The Cooma Rock Bolting Development Site represents a suitable location for recognising the development of pattern rock-bolting and its contribution to the engineering discipline of rock mechanics. It was a SMHEA team effort led by engineering management that delivered very significant achievements in tunnelling speeds that regularly set new world records together with very large savings in construction costs and improved construction worker safety; it also engendered enthusiasm and pride in the project work of the Authority.

The Rock Bolting Development Site was declared a National Engineering Heritage Landmark by Engineers Australia on 18 October 2009 when a plaque and interpretive sign were unveiled at the site. The Landmark is the highest level of heritage recognition accorded by Engineers Australia. The event was timed to coincide with the celebration of the 60th anniversary of the Snowy Mountains Scheme.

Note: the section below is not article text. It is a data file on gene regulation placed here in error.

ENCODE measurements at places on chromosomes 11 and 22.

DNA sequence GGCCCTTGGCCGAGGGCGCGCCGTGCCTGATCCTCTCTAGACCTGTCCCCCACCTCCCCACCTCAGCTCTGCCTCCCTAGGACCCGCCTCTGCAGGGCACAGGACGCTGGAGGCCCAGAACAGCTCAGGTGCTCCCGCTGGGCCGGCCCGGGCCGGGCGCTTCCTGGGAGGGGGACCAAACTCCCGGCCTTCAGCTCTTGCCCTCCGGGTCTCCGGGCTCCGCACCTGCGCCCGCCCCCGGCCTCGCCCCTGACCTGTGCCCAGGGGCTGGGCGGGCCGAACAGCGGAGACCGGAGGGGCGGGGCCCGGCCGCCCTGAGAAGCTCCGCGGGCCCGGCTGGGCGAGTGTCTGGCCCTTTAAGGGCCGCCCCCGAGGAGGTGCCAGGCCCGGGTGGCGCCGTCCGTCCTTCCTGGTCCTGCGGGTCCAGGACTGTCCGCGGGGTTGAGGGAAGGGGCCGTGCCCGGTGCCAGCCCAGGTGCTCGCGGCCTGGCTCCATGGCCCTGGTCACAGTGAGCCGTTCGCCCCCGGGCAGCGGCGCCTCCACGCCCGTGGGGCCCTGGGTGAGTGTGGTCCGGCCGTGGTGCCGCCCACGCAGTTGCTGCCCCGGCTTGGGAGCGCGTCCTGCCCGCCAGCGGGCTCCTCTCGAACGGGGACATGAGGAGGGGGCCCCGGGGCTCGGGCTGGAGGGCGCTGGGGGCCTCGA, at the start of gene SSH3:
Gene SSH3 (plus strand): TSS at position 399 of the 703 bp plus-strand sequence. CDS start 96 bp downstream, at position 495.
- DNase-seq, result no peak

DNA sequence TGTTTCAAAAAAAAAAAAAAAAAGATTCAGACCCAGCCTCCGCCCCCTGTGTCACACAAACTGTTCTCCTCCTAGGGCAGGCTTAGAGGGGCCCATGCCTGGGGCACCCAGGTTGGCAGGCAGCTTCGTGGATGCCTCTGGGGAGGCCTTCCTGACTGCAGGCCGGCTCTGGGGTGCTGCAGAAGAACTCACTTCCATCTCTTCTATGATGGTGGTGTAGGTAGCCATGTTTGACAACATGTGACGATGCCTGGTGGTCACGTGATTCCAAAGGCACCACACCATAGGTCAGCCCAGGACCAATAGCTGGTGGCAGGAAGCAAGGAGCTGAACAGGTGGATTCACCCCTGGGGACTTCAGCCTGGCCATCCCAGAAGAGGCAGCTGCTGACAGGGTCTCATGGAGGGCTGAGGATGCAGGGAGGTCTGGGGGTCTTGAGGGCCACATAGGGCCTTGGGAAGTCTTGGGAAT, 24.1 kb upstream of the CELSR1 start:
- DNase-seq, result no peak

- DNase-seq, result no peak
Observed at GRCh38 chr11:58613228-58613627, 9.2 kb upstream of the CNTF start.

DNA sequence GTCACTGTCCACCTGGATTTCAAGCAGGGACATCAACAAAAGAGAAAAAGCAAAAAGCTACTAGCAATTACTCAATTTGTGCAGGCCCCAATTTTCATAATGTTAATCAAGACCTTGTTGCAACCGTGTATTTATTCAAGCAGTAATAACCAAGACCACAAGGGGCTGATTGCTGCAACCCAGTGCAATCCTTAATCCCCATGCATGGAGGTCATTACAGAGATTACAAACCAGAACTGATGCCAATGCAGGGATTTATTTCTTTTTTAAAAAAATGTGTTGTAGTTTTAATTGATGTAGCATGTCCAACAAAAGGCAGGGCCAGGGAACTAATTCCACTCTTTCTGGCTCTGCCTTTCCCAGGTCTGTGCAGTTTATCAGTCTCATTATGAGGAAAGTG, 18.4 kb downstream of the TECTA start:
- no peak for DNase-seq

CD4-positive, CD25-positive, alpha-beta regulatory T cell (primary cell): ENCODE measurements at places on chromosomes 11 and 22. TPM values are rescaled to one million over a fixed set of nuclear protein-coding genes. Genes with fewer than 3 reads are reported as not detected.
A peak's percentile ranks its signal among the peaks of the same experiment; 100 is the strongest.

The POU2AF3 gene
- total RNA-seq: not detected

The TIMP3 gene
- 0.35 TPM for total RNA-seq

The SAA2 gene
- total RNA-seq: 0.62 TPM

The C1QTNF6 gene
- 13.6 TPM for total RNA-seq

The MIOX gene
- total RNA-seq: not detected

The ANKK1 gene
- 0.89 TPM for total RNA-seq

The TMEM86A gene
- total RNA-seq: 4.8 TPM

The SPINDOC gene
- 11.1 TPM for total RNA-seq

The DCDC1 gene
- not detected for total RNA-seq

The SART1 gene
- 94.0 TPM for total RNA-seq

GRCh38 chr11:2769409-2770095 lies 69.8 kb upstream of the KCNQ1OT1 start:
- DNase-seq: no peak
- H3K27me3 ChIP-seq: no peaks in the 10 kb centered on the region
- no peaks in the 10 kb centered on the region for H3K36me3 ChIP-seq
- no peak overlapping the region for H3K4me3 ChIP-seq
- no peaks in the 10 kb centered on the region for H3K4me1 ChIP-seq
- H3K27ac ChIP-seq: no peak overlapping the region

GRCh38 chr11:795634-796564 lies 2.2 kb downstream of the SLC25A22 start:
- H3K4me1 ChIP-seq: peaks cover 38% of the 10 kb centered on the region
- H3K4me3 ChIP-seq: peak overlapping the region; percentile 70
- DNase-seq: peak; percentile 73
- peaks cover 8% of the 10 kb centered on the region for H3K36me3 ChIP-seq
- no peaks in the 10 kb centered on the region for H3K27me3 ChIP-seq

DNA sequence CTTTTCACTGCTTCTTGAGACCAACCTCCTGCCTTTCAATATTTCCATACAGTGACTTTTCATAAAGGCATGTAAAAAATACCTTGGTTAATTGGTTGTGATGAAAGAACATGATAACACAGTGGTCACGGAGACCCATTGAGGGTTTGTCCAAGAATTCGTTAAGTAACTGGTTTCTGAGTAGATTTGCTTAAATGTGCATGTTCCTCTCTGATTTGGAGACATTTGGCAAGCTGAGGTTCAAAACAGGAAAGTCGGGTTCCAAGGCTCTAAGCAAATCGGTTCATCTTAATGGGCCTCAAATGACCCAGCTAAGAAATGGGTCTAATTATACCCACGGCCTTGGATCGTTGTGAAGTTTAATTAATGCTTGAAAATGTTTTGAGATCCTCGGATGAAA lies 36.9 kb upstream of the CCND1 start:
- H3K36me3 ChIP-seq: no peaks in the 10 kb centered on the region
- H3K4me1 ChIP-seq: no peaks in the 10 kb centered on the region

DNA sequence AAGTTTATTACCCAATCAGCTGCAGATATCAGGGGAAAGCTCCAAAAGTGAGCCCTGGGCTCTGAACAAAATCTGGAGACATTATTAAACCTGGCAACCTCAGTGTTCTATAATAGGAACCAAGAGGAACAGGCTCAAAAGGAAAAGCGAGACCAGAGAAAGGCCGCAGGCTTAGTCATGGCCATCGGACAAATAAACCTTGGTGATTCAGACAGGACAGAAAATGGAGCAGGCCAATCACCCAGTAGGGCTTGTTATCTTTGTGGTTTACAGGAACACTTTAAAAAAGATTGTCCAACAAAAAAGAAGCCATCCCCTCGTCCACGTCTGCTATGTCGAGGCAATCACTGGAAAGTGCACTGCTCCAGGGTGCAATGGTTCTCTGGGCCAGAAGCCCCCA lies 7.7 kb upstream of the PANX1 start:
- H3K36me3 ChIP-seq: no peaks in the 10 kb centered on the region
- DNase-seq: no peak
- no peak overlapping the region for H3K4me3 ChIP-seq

Rock Bolting - the detailed description and justification

Rock bolting in hard rock involves drilling a hole into sound rock at the excavated face (commonly between 1.50m and 6.00m deep depending on the conditions and rock structure), with a diameter to suit an expansion unit anchor - often about 45 mm diameter. A steel rod - the bolt, is then inserted with an expansion unit at the embedded end. At its exposed end the bolt is threaded and fitted with a nut under which is a small steel plate that bears on a conical rubber seal to seal the hole entrance when grouting is taking place. Screwing the nut down onto the plate and thus the rock surface, causes the embedded expansion unit to expand and anchor the bolt in the hole, this in turn allows a predetermined tension to be applied to the bolt. The aim is to have the anchor hold the full elastic tensile strength of the bolt. The hole surrounding the bolt is then filled with non-shrinking grout in a way that displaces the air. When the grout sets, it forms a permanent bond between the bolt and the surrounding rock.